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Last Leaf

One red leaf still clings,

stubbornly, to a branch.

Let go.  It’s over.


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You can see from the photo that I am slowly but surely converting bats of wool into yarn.  The white ball on the left was my first effort.  It’s big and lumpy.  The grey to the right was next, followed by the spool in back, which was most consistently spun.  The orange and green ball in the middle is actually plied:  I spun orange yarn and green yarn separately and then twisted them together into two plies.  That ball is ready for knitting but you could knit with the other yarns as well.

The small camel-colored ball in front is… camel hair.  It’s from the camel hair on the right in back.  It’s what we will use to knit the amulet bag.  I get a pretty good grade in spinning, but knitting is another matter entirely.  I am a very poor knitter and even though I understand it, and I know the stitches, my hands do the wrong thing.  Well, I will try.  I have to finish spinning the camel hair first.  I only have four days to spin, knit and full it (wash it to make it somewhat fluffed up).  Better get busy!

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Emma and Dorthea Consider Rejection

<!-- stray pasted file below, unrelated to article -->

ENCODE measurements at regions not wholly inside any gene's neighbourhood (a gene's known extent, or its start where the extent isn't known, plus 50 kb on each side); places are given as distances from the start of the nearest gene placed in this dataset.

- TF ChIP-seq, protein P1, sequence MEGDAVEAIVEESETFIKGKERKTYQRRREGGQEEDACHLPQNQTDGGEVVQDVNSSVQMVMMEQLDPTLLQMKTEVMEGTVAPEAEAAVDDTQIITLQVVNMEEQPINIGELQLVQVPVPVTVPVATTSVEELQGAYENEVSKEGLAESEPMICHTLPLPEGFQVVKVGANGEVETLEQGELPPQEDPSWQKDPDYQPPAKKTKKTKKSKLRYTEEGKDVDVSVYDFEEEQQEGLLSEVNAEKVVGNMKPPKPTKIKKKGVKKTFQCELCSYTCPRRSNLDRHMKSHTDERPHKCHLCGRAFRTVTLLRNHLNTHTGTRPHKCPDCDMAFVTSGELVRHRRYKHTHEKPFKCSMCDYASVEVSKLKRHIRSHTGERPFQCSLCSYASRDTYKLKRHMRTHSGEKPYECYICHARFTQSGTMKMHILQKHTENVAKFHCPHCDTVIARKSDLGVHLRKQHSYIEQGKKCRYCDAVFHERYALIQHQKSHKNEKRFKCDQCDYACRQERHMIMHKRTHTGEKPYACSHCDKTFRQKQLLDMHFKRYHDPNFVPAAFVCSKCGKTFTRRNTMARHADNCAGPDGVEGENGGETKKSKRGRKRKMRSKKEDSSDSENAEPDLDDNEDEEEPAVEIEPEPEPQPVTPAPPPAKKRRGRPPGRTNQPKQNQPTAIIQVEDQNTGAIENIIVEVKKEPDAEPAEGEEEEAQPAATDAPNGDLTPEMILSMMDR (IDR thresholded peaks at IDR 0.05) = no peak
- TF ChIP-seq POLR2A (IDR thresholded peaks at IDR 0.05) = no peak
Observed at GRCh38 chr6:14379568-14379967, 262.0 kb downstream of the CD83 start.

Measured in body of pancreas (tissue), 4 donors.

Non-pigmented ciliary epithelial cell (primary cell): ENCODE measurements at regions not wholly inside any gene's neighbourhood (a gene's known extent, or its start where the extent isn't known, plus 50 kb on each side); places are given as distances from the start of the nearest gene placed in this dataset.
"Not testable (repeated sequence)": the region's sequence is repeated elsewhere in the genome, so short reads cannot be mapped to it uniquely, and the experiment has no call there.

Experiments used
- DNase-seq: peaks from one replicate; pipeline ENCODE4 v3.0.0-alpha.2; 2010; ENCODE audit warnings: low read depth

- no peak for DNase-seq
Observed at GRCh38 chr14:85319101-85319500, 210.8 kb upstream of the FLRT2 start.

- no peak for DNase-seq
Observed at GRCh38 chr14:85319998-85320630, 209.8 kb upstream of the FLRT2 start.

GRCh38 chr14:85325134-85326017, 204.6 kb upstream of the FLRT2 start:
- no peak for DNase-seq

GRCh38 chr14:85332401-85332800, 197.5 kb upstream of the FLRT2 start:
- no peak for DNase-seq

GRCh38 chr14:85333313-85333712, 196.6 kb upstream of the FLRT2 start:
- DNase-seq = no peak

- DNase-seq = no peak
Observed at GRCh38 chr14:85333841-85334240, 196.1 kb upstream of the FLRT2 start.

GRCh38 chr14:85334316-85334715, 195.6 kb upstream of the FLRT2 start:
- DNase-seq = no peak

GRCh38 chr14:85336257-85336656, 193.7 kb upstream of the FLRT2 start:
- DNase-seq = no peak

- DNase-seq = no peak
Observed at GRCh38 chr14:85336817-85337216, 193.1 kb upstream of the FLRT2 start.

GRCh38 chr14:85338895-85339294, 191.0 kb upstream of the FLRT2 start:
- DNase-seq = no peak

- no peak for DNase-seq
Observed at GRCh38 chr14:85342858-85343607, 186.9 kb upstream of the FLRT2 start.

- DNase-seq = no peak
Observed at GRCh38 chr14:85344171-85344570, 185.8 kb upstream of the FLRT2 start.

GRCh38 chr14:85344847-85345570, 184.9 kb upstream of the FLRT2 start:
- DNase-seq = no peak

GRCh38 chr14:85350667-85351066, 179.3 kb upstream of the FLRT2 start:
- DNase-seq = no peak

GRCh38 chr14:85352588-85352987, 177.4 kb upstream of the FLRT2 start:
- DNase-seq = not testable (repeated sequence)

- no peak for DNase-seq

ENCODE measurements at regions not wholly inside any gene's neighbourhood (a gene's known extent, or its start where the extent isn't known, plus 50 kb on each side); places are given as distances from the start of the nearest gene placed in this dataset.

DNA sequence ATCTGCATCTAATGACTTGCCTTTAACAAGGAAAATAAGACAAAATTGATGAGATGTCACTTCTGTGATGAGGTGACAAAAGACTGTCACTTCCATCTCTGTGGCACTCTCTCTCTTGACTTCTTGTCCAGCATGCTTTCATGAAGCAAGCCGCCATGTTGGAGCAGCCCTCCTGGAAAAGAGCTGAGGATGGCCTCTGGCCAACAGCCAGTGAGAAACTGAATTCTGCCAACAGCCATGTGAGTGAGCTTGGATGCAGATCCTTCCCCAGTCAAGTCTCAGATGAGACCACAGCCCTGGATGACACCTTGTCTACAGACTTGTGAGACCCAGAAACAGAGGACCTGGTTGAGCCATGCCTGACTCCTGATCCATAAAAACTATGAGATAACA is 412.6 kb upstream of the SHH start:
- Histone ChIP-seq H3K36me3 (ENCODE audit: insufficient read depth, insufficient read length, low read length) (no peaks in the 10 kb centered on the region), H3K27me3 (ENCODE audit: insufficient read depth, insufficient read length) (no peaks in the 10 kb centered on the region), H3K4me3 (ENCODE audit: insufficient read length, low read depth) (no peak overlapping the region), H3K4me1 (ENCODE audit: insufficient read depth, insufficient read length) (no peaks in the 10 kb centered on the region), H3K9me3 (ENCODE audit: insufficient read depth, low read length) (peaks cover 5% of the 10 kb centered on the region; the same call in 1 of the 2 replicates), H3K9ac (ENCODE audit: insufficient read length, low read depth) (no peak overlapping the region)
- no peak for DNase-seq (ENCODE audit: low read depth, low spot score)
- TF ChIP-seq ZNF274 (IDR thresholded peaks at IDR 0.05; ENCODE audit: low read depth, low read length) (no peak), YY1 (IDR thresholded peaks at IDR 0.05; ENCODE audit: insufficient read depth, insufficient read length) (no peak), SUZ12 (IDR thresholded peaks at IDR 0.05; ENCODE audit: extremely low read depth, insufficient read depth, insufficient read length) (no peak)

The girls are back!   And I have more rejected poems.  The theme was “masks.”  One problem is that I do not interpret the theme to the satisfaction of the editors who are looking to publish something coherent.   I do not seem to cohere properly.  Here’s one of the misfits, including what “inspired” me.

The inspiration for my poem, “The Truth is Not in the Mirror,” is an exhibition brochure I received from the Haggerty Museum of Art atMarquette University in Milwaukee.  The brochure contained sample photographs from an upcoming exhibit entitled, The Truth is Not in the Mirror:  Photography and a Constructed Identity.  One photo is of a woman positioned on a deck overlooking Monument Valley.  She looks over her shoulder at the viewer. The photo is titled, “Nicole, Monument Valley, 2010.”


The Truth is Not in the Mirror

You find yourself somewhere

and you ask, “Who am I? Who shall I be?”

So you construct an identity.

You are already tough: hard and guarded.

You decide to be something else.

Open.  As open as the plain

that stretches beyond the horizon.

Even flat land is shot with obstacles

that say, “Halt, you cannot go there.”

The pain of ‘no’ shows in the circles

beneath tired eyes, in tangled hair;

but your guard dissolves like shadows

fading in the glare of the sun.

You open your heart to the wind and rain,

and lie on your back to wait for the dawn.